The Very Real Threat Of Home-Grown Radical Extremism

first published on January 5, 2016 by

Home-grown radical extremism is not going anywhere, anytime soon. Why does it exist, how does it happen, and what can we do to stop it?

In a guest submission from former Royal Marine Commando Emile Ghessen, who is an independent journalist covering the Islamic State, we get a good look at home-grown, radical extremism. What are the causes, why does it happen, and how do we stop it?

Amateur footage taken from the service entry to the Bataclan Music Theater during the Paris terrorist attacks in November, 2015.

What makes a home-grown terrorist?

Written by: Emile Ghessen, Independent Journalist, and Former British Royal Marine.

It’s easy to understand why young Muslim men in countries such as Iraq, Syria, Afghanistan and Somalia can be easily radicalized. The real question we need to stop and ask ourselves however is, how are young Muslim individuals being radicalized in the first world?

Contrary to popular belief, radicalization into terrorism is not solely a product of poverty. It’s a combination of factors such as, brainwashing, lack of employment, mental illness, lower standards of education, and more commonly among home-grown terrorists, the Internet. Most home-grown radicals are employed and have no signs of mental illness. I even went to the same school as Mohammed ‘Jihadi John’ Emwazi. I received the same education, and had the same teachers as him. Clearly education was not a factor in his conversion to Islamic extremism. So where does it happen?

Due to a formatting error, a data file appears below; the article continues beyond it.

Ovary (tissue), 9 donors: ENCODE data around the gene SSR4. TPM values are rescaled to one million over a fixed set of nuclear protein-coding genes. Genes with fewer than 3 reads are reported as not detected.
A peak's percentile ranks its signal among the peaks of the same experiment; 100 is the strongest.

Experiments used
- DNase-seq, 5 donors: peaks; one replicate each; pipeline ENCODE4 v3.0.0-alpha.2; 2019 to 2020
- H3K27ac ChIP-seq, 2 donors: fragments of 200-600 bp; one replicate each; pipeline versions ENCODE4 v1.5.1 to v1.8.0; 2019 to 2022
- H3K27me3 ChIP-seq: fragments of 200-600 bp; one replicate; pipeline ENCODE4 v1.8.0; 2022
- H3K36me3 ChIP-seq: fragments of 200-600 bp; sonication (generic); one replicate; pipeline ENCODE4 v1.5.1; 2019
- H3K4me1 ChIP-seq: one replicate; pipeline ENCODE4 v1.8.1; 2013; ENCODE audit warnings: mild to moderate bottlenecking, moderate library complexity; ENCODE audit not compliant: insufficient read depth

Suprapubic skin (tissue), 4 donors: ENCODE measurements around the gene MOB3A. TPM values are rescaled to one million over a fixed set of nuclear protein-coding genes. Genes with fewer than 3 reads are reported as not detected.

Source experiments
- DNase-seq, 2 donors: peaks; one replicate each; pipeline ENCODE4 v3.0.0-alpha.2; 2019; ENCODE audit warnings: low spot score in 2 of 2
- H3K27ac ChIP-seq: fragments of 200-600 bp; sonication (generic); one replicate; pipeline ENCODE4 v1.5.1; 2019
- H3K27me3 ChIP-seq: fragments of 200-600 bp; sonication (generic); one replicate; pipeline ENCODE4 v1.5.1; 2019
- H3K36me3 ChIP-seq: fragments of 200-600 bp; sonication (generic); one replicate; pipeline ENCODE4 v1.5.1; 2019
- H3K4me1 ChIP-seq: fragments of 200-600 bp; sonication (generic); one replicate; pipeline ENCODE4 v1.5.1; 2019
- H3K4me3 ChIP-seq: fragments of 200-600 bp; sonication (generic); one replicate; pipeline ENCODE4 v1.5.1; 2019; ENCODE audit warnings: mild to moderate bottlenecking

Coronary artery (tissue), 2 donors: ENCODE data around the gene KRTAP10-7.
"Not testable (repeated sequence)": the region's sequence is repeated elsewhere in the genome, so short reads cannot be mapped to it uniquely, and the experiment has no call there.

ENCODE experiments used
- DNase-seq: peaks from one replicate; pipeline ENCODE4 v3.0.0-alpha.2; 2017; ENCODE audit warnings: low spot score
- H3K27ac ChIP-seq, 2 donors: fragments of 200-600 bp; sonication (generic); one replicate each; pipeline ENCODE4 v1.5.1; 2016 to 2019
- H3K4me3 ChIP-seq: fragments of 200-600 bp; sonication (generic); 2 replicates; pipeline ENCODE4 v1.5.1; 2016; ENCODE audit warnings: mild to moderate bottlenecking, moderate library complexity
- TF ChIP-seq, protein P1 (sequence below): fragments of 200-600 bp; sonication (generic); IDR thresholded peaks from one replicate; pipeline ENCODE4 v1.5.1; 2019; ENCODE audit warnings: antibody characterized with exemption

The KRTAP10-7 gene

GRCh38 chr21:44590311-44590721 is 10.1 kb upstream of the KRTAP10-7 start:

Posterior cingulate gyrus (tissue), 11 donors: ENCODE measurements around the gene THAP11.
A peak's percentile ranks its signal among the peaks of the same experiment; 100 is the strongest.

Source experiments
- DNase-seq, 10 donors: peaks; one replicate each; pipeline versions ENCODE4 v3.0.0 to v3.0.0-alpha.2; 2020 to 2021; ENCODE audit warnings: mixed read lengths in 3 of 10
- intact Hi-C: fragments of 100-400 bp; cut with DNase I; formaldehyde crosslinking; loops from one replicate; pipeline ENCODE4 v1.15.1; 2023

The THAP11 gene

Home Grown Jihadi

For starters we can look to the internet. The Internet acts as an enabler for the process of radicalization. This virtual network of extremism provides a safe haven for these wannabe jihadists to share information, and propaganda. It also provides an outlet for individuals within jihadi organizations to push their agenda on a younger Islamic culture.

When I spoke with young Muslim males between the ages of 18 and 26, I asked them why they feel Muslim men in the first world are becoming radicalized. They all responded in the same fashion, and that was the fact they did not believe in the way the western world is handling foreign policy in the Middle East. This makes sense, but it also seems like it could be an excuse. An excuse that allows misfits from society to find a sense of belonging. Why do these third generation migrants have such resentment for the west, but not their parents or grandparents who moved them there?

The Charlie Hebdo shooting in January of 2015, was conducted by French citizens. The Paris attacks in November, were carried out by citizens of France and Belgium. The 7/7 bombers on the London Underground, also completed by citizens native to the country attacked. These are but a small sample of a larger problem of Islamic radicalization in the first world. Where is this coming from?

In a videotape broadcasted by Al Jazeera on 1 September, 2005, Mohammad Sidique Khan, one of the 7/7 bombers, describes his motivation.